The thorn in Silvio's side: Marco Travaglio has made a career out of exposing the Italian PM

He is even founding a newspaper based on The Independent to report on him.

For politicians everywhere, if you get hammered in two consecutive rounds of elections, you've only yourself to blame. Or at least, the opposition – for having done its job well.

But in Italy, the reverse is true. As a result, Prime Minister Silvio Berlusconi held the media solely responsible for his defeat in last month's local elections (when he suffered a major setback in some 90 Italian cities, almost losing the right-wing stronghold Milan to a communist lawyer and Naples to a former prosecutor).

In particular, Berlusconi blamed a couple of journalists. One of them is Marco Travaglio, who has been a thorn in the premier's side for more than a decade.

Travaglio has a nose for all sorts of political and judicial intrigues, even though they are never particularly hard to find in Italy.

In September 2009 he founded a newspaper modelled on The Independent, to provide a medium for his regular criticism of the Italian establishment.

He was in London in June to chair a debate about Berlusconi's approach to politics and the media. The debate, "Italians are better than their Prime Minister", was organised by London Metropolitan University and Il Fatto Quotidiano (The Daily Fact) Travaglio's paper, which shifts 150,000 copies per day, a big deal in a country where the top paper, Il Corriere della Sera, sells around 480,000 copies every day.

With sales figures on the up and a net profit of €9m for 2010, the paper has built its success on Italian scepticism towards traditional media outputs, which are regarded as biased and unreliable.

Travaglio's speech outlined his approach to the issue: "In Italy, a journalist who finds a news story spends more time trying to convince his editor to publish it than in finding it. Our paper was born for this purpose: giving shelter to those reporters who would like to consider their job done once they have found a story to tell."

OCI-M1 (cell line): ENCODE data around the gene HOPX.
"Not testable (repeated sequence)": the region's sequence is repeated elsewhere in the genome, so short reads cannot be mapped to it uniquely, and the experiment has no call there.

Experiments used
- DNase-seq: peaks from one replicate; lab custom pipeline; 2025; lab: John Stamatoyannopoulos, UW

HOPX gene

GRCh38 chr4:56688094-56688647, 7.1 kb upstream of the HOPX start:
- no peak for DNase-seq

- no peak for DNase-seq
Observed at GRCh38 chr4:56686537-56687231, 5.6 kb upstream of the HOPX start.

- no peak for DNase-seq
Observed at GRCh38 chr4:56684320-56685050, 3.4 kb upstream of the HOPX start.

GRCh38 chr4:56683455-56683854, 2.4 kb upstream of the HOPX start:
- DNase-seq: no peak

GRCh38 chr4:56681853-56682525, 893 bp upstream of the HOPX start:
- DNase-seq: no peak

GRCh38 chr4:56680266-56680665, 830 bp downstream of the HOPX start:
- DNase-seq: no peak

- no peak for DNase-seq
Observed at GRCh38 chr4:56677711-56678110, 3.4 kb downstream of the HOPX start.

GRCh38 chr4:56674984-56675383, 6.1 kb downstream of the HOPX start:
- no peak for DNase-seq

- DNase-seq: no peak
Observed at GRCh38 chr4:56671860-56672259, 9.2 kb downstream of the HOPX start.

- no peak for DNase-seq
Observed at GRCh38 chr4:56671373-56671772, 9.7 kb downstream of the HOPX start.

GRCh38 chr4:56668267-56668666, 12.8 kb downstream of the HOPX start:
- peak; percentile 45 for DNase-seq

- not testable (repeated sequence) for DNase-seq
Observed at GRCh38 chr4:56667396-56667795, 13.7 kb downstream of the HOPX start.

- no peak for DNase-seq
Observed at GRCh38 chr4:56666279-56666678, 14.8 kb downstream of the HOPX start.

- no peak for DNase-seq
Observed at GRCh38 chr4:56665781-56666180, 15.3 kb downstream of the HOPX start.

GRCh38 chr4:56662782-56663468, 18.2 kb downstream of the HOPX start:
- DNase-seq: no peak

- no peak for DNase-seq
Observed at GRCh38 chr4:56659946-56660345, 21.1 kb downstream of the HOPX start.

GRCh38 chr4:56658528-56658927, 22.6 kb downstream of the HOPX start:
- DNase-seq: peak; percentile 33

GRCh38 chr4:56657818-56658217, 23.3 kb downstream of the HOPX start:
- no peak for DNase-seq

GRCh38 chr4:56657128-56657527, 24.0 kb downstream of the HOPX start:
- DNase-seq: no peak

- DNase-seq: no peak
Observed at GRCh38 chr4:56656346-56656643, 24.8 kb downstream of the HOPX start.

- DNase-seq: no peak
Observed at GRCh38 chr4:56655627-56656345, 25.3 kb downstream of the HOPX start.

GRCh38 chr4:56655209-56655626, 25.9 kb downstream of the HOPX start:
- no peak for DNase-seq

Il Fatto Quotidiano's character reflects Travaglio's and its editorial policy has been clear since its first cover story, which uncovered an ongoing investigation into Berlusconi right-hand man, Gianni Letta, which "nobody dared to talk about". After years digging behind the scenes, Travaglio was thrown into the spotlight in 2001, when he published the book L'odore dei soldi (The Smell of Money) a controversial account of the origins of the Italian PM's fortunes. The allegations in the book sparked a huge debate after the author appeared on a chat show, giving many Italians their first chance to hear about the mysterious origins of Berlusconi's media empire and his alleged ties to the Mafia. The PM sued for millions for having "literally shattered his public, political and entrepreneurial reputation," but was unsuccessful.

Travaglio is now touring Italian theatres with his vitriolic show, General Anaesthetic, in which he ridicules the contradictions of a country anaesthetised by a media that is a "servant to the political power" and oblivious of its role as society's watchdog.

As well as appearing on stage and in print, his tongue-lashing editorials are the flagship part of the successful talk-show AnnoZero, broadcasted on Italian state television, despite being on Berlusconi's blacklist.

Summing up his quest, Travaglio told his London audience: "We just do what journalism is all about: we call thieves 'thieves' and gentlemen 'gentlemen'. It does look obvious but, believe me, it is not in Italy."

Lillo Montalto Monella is an Italian reporter and photojournalist. A version of this article originally appeared at blogs.independent.co.uk

Start your day with The Independent, sign up for daily news emails
PROMOTED VIDEO
Have you tried new the Independent Digital Edition apps?
ebooks
ebooksA year of political gossip, levity and intrigue from the sharpest pen in Westminster
Latest stories from i100